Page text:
Press “F” to select the offset tool, or click on the tool 2 spots directly below the Push/Pull tool on the large toolset. With the tool selected, click on the top face of your keychain. Approach one of the edges until a lip is created:
Click once to set the lip, and enter 0.1 on the keyboard to make the lip a 0.1” thick.
Now we need to give the lip some depth. Select the Push/Pull tool (P), and click on the inner face. Once selected, push downward to create a sunken area as shown below.
Click to set. Enter 0.1 to make the recess 0.1 inch deep.
Our next step is to make the keychain hole. We want to make it nice and centered, so we need to utilize the built in guides I mentioned before.
First, zoom in using the scroll wheel or one of the zoom tools so that the semi-circle fills most of your screen. Next, use the Orbit tool (O), which has a red and green arrow on it, to orbit around so you can see the inner lip of the keychain. Your view should look like this:
Select the Circle tool or press “C”. These next steps are important, so follow carefully.
Find the endpoint of the circle. It should turn green and appear as shown:
BEFORE you click, hold the “Control” button and move your cursor inward until you intersect an imaginary line where the base of the half-circle used to be. It will look like so:
When the green and red lines appear, click to place the circle. Extend outward and click once more. Type “0.125” to make a hole with an 1/8th inch radius.
NOTE: If your circle is a different shade of grey, it is on a different layer and is not on the correct face. It will not extrude correctly. Re-do the previous steps and make sure you are using the BOTTOM EDGE of the lip for your guide, not the top.
Actually, you know what? 1/8th inch is too big. Let’s learn how to resize shapes. It’s simple. Click on the edge of the circle so only the black edge turns blue. Right click or Cmd+Click and select “Entity Info.”
In the radius box, enter your desired radius. Let’s set it to 0.1” so the hole is 0.20 inches in diameter. Now your hole has been resized.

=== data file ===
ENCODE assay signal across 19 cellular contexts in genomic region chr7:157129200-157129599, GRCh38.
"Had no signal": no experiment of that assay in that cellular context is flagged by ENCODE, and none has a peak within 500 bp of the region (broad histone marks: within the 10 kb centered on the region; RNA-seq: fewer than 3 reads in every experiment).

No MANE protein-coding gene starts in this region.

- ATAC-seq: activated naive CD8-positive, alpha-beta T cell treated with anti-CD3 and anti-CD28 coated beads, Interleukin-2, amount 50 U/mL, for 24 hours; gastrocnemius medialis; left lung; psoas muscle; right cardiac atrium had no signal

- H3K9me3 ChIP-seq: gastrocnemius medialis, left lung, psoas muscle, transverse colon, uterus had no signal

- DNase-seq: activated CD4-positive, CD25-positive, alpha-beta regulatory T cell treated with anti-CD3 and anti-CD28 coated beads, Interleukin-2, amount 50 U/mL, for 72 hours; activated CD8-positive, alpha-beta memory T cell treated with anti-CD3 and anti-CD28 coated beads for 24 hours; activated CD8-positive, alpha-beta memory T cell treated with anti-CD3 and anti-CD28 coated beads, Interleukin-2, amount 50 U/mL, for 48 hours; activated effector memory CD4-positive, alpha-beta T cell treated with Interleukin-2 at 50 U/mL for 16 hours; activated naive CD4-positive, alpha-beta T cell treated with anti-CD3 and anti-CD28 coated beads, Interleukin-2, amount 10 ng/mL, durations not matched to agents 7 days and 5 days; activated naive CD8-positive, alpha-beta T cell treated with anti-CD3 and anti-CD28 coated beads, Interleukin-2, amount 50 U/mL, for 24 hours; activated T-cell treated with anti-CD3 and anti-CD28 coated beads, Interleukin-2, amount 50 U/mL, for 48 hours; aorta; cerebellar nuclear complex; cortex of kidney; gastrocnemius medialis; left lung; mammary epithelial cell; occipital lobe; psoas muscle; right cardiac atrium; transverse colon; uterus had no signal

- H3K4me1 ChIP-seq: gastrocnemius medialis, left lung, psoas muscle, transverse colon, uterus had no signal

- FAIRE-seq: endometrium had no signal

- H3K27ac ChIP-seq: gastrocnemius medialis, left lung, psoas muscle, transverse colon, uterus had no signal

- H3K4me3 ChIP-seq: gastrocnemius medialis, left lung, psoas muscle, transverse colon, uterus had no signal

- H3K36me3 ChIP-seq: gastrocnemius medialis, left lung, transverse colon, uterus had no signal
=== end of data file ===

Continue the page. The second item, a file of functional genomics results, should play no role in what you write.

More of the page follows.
Time to extrude the circle so you have a hole for your keyring. Begin by selecting the Push/Pull tool. Only click on the face of the circle and pull down towards the bottom edge of the keychain. Hover your tool over the bottom edge until a red “X” or dot appears. They should either say “On edge” or “Intersection.”
This means you have extruded the hole through the entire object and reached the bottom face. This is what you want! Once you see this, click again and your hole should be complete.
It should look like so:
We are almost done! Let’s add a personalized touch to the keychain.
Select the 3D text tool (it looks like the letter “A”). A dialog box should appear. Select the “Fonts” button so your display appears as shown:
In the box on the right, pick your desired font. Also, in the top right is a box for the length of your text. Set it to “0.75” so it will fill the length of the keychain. Close this box but leave the “Place 3D Text” box still open.
In the “Place 3D Text” box, type whatever you want to be on the keychain. Make sure the “extruded” box is checked. Finally, set the extrusion depth in the box directly to the right. I set it to “0.125”, but this is up to you. It sets how thick the text will be. Once you are done, click place.
Hover your text over the keychain. Align it where you want. Before you click, make sure there is a little blue dot that says “On face.” This ensures the text is actually on the face of the keychain and not hovering in space. It looks like so:
And voila! Your first 3D project is complete! Here is how my final product looks:
You should save the SketchUp project itself, but 3D printers cannot use this file. To create a file that the 3D printer understands, go to File>Export STL. A dialog box should appear. Under “Export Units”, make sure it is set to “Model Units.” File format has 2 options, ASCII or Binary. Either will work, but we have had better success using “Binary,” so select that for now. Save it to somewhere easily accessible because you will need to access this file once you come to use the 3D printer.
The actual 3D printing process is beyond the scope of this blog post, but Chip Bobbert has compiled a fantastic Wiki on our 3D printers. He has a wonderful “How-To” on setting up the printers and printing something for the first time.
Check it out here:
Good luck and happy printing!